Launceston College student Isaac Cude writes about his work experience with the Trust
As part of my time in Launceston College, I had to apply somewhere for work experience. I remembered having an encounter with the Causley Trust before in late 2016, during a Charles Causley Festival, where I spoke to Jen McDerra. I’d always been interested in poetry and writing in general, and although I was only in Year 9, Jen suggested perhaps working for the Trust for work experience. Fast forward to early 2018, where the school had announced we needed to sort out our placements (it was a repetitive ceremony, complete with assemblies and constant reminders) and I decided that there was only one place that would actually interest me: The Causley Trust.
It helped that I had some experience with them in the past, and it was with Jen that made me fully invested in English, specifically poetry and creative writing, so having sent an application at the end of February, I waited. And I waited. And waited. And waited. In fact, it wasn’t until late March when I got a reply. What I didn’t know when I sent the application was that Jen McDerra had left the Trust, so the emails sent were forgotten, simply drifting in an inbox, waiting for a response. In a twist of ironically poetic chance, a new employee called Kate Campbell checked Jen’s old inbox and found that I was looking to work at the Trust. She contacted me, and after meeting her at the office, which to my surprise had turned out to be the Southgate Arch in Launceston, we agreed that I would work with her in July.
Which brings us to now. I’ve worked at the office for five days, and I can quite honestly say that this has been an eye-opening experience, not only in the world of work, but in the world of adults. Since I’m only still a teenager, there is a lot that I don’t know that schools don’t teach, so this week has been invaluable to my development as a person. There’s a lot to talk about, so I’ll start from the beginning: the Southgate Arch. It’s a beautiful medieval building- previously an old debtor’s prison- and nobody would assume that it would be an office building, but it’s a minimalistic, and idyllic workspace.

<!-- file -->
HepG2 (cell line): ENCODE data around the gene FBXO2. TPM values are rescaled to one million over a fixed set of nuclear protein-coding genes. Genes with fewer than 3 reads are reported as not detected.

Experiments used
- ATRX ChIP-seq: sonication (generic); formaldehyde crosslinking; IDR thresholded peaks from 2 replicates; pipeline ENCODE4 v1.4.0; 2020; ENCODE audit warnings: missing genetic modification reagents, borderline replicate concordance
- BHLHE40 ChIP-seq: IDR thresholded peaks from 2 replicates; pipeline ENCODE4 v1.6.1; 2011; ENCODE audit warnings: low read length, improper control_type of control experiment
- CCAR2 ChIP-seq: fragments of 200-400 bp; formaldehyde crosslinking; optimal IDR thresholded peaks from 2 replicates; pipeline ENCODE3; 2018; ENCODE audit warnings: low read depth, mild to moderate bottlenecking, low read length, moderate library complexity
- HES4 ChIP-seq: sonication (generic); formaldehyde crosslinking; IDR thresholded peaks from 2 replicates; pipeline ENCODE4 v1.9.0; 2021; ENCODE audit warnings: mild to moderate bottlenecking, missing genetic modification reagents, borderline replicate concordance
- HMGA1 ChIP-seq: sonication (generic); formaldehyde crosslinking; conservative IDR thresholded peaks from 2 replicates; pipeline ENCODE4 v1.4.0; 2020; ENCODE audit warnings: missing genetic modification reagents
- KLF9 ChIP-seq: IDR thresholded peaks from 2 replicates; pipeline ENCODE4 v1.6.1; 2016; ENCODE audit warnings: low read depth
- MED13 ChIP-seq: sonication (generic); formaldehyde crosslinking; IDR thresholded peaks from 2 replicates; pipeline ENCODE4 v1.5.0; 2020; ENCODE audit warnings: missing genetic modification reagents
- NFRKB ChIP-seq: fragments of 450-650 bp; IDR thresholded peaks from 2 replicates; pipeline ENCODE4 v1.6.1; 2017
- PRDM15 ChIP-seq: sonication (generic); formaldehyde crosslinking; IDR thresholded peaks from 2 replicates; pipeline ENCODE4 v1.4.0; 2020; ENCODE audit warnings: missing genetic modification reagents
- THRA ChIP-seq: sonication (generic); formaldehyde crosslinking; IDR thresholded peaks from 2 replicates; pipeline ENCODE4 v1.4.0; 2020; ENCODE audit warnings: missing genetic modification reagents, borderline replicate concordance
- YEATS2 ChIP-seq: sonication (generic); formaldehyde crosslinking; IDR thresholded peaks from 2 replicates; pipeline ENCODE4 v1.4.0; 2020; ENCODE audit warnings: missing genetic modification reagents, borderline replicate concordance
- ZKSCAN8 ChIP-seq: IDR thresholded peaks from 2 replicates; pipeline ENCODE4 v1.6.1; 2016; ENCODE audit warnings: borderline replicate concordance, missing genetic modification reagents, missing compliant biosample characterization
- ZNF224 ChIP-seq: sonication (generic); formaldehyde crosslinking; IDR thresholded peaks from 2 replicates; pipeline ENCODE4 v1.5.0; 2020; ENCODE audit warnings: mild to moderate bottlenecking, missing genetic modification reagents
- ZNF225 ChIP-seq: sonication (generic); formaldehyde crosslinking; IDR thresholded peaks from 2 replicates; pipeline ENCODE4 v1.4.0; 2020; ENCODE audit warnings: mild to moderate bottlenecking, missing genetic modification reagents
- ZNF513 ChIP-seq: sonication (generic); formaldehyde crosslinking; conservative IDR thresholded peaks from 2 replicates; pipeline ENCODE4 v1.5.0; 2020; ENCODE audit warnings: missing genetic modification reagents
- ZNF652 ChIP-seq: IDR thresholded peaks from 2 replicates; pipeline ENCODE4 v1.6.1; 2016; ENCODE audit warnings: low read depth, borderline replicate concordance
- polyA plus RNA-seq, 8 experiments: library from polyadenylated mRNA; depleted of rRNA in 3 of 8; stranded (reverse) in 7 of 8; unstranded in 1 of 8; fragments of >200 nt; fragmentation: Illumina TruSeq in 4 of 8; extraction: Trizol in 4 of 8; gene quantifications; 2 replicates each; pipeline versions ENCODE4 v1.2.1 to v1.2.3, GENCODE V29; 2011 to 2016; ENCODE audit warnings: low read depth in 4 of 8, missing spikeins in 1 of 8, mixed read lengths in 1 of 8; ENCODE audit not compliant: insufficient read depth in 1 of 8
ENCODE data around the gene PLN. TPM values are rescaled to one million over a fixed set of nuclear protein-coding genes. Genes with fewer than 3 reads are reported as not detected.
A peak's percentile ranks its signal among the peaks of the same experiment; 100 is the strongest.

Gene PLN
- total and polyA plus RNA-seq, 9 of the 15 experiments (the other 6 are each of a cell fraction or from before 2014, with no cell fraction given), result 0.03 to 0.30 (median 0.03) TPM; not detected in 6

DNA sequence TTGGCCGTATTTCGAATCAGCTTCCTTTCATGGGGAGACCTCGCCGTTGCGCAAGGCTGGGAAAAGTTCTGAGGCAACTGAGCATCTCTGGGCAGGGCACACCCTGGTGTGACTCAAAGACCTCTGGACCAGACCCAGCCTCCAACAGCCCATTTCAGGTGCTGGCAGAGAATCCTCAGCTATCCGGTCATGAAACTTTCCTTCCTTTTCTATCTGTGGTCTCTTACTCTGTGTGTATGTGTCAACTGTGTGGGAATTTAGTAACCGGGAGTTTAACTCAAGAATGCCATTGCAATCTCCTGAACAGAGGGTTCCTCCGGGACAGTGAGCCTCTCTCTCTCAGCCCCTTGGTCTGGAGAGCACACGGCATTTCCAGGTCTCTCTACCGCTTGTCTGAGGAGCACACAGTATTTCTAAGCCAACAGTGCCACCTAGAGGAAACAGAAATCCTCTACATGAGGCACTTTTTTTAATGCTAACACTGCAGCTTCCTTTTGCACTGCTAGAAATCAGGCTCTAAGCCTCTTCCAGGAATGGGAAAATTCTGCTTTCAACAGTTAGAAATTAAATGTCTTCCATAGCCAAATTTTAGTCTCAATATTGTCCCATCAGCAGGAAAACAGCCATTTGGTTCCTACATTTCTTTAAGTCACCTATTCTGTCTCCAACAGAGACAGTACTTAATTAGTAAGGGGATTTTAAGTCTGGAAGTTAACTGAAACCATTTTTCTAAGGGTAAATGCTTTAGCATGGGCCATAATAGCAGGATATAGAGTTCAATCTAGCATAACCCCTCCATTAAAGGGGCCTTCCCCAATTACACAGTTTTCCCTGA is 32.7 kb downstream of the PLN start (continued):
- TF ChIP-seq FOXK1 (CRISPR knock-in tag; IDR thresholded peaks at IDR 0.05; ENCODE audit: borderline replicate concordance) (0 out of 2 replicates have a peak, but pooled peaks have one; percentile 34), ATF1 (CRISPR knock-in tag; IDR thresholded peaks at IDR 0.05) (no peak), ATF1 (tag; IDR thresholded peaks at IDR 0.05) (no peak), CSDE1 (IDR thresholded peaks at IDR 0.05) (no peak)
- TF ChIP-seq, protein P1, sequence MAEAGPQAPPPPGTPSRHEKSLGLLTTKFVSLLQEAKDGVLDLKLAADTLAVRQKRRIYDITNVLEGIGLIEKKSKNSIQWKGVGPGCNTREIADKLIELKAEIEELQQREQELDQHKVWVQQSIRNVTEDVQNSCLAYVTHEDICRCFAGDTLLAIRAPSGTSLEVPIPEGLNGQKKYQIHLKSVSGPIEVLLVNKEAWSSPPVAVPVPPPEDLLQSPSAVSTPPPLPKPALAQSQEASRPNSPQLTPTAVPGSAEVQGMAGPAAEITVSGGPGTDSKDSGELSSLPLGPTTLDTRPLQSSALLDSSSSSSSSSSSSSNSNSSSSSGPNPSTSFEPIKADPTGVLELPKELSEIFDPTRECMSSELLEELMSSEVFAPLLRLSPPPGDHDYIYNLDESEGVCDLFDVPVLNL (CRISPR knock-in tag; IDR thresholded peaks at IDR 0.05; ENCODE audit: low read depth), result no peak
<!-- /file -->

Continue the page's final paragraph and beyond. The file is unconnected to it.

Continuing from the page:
On the bottom floor is a comfortable lobby, decorated with artworks of Causley poems, created by the amazing Bex Bourne, and that really sets you at ease immediately as you walk in. Upstairs has more artwork, with an abstract illustration of Causley himself on a piece of slate, and more wonderfully colourful portraits of the poet hung on banners, which were created by local school children. This sets the scene for a welcoming, yet vibrant atmosphere, and the employees are just like the artwork: fun, bubbly, and charming. Kate Campbell and Rachel Morris were the two people in charge of sorting out my work week, and they’ve been incredibly supportive, as well as insightful. I was tasked with a variety of different jobs, from petty cash, to posting articles on the Trust’s website, and all of it has taught me something different- each day brought a new task, and with it, a new skill to be learnt.
Kate and Rachel helped me every step of the way, and even asked for my opinion on different issues, which made me feel like I belonged. It definitely changed my outlook on working life, and I no longer associate it with dull, drab cubicles stuck in high rise buildings, but rather a focused and diligent, but nevertheless creative and enthusiastic, environment. They don’t work for the sake of it, they enjoy what they do, and for me, that’s what I want to achieve when I enter the world of work.